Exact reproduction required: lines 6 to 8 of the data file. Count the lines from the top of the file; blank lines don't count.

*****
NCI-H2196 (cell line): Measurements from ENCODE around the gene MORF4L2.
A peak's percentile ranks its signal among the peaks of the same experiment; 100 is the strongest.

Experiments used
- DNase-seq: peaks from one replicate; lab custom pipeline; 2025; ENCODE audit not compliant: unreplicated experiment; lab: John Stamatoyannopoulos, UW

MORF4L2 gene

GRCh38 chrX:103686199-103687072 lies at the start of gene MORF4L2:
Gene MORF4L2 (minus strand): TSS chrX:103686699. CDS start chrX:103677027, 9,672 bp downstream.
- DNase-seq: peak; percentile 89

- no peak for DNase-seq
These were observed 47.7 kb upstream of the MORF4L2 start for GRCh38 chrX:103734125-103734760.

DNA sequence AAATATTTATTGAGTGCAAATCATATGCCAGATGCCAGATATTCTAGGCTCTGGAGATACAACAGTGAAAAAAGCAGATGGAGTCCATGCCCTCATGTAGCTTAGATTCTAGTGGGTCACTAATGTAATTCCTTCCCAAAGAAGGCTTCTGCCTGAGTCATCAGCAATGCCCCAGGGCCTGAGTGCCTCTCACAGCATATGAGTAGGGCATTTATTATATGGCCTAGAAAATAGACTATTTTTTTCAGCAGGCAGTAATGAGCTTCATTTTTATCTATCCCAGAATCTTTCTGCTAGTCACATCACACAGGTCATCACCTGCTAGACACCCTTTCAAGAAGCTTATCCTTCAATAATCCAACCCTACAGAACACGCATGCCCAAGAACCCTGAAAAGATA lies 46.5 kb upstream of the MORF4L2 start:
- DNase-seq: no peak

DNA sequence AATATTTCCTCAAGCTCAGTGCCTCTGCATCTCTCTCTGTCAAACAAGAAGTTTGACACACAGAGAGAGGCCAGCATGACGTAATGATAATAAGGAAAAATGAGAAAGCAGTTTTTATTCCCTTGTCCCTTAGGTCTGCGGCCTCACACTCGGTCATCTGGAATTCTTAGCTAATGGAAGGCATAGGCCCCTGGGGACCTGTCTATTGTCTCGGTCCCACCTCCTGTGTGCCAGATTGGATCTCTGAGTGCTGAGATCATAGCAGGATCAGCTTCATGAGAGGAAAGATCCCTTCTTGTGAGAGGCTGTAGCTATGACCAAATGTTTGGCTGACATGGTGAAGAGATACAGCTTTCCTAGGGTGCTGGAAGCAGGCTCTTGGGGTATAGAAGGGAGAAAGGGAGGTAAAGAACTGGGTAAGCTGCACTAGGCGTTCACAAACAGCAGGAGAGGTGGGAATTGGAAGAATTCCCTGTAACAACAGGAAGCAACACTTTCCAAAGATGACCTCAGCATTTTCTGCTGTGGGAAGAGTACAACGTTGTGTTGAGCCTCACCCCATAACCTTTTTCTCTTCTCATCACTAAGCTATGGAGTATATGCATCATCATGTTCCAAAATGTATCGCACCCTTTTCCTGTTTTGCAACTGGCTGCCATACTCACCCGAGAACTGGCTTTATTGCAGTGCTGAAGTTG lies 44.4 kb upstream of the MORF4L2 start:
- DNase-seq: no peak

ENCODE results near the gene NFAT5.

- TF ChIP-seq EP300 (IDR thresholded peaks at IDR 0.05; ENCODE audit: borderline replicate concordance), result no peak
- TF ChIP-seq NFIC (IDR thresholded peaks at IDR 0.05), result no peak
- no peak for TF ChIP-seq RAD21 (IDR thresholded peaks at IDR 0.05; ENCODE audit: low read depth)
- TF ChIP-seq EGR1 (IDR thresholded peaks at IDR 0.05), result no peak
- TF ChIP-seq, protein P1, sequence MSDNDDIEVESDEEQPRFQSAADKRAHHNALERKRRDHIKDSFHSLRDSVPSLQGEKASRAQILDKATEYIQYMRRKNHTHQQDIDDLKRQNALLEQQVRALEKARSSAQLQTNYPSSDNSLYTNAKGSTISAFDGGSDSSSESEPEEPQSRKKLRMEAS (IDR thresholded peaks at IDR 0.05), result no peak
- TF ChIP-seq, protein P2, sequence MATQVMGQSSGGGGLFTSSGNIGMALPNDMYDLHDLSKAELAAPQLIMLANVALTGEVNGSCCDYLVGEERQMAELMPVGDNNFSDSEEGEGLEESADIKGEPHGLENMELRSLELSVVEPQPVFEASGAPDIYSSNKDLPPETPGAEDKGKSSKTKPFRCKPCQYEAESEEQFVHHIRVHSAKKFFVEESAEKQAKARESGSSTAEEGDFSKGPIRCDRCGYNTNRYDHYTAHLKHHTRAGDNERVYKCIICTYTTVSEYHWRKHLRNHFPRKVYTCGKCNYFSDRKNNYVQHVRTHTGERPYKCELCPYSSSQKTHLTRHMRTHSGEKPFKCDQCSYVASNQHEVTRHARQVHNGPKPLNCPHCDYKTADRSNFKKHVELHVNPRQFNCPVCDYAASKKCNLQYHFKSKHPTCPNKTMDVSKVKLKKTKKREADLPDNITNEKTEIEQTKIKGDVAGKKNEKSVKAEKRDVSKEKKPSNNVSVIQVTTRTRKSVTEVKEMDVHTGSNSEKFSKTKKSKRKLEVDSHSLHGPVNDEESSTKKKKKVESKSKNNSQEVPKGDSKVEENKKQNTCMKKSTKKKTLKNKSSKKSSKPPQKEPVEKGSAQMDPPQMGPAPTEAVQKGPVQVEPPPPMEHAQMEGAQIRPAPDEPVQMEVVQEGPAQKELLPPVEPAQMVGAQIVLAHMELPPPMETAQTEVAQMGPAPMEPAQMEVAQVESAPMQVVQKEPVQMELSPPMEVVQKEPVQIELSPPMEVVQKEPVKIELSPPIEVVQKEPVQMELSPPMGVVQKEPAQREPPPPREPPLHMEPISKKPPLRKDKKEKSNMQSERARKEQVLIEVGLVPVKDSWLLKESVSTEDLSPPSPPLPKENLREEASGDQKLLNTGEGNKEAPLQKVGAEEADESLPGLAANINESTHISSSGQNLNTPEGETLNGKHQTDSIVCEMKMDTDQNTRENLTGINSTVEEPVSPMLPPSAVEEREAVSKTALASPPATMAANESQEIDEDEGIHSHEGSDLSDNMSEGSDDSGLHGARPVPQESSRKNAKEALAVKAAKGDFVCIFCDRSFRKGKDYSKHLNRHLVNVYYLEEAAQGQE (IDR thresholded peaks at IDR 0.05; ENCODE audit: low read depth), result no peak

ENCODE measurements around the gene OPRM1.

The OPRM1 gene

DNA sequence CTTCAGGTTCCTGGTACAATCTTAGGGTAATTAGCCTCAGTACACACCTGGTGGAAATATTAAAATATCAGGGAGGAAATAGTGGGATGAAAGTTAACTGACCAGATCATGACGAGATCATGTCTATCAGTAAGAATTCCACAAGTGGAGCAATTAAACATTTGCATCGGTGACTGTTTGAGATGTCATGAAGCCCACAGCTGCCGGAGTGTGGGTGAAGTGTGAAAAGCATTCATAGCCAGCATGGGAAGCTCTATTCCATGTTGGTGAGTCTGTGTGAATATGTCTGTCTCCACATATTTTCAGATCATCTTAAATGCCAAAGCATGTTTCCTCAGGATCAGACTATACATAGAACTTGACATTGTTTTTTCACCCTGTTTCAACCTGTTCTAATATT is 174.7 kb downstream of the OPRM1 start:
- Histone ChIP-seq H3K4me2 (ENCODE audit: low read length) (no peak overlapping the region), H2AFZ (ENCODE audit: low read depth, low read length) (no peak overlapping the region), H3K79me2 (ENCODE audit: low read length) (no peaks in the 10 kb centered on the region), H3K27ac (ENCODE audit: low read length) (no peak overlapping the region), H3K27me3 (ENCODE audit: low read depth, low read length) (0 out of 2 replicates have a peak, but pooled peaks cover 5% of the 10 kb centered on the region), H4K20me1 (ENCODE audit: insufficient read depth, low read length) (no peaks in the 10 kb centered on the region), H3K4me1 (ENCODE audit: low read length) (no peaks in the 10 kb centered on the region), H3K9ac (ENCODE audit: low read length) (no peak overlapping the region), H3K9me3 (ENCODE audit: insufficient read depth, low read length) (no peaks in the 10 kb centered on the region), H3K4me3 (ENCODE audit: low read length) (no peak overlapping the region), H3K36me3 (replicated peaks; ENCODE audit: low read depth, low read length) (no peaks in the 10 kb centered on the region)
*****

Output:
GRCh38 chrX:103686199-103687072 lies at the start of gene MORF4L2:
Gene MORF4L2 (minus strand): TSS chrX:103686699. CDS start chrX:103677027, 9,672 bp downstream.
- DNase-seq: peak; percentile 89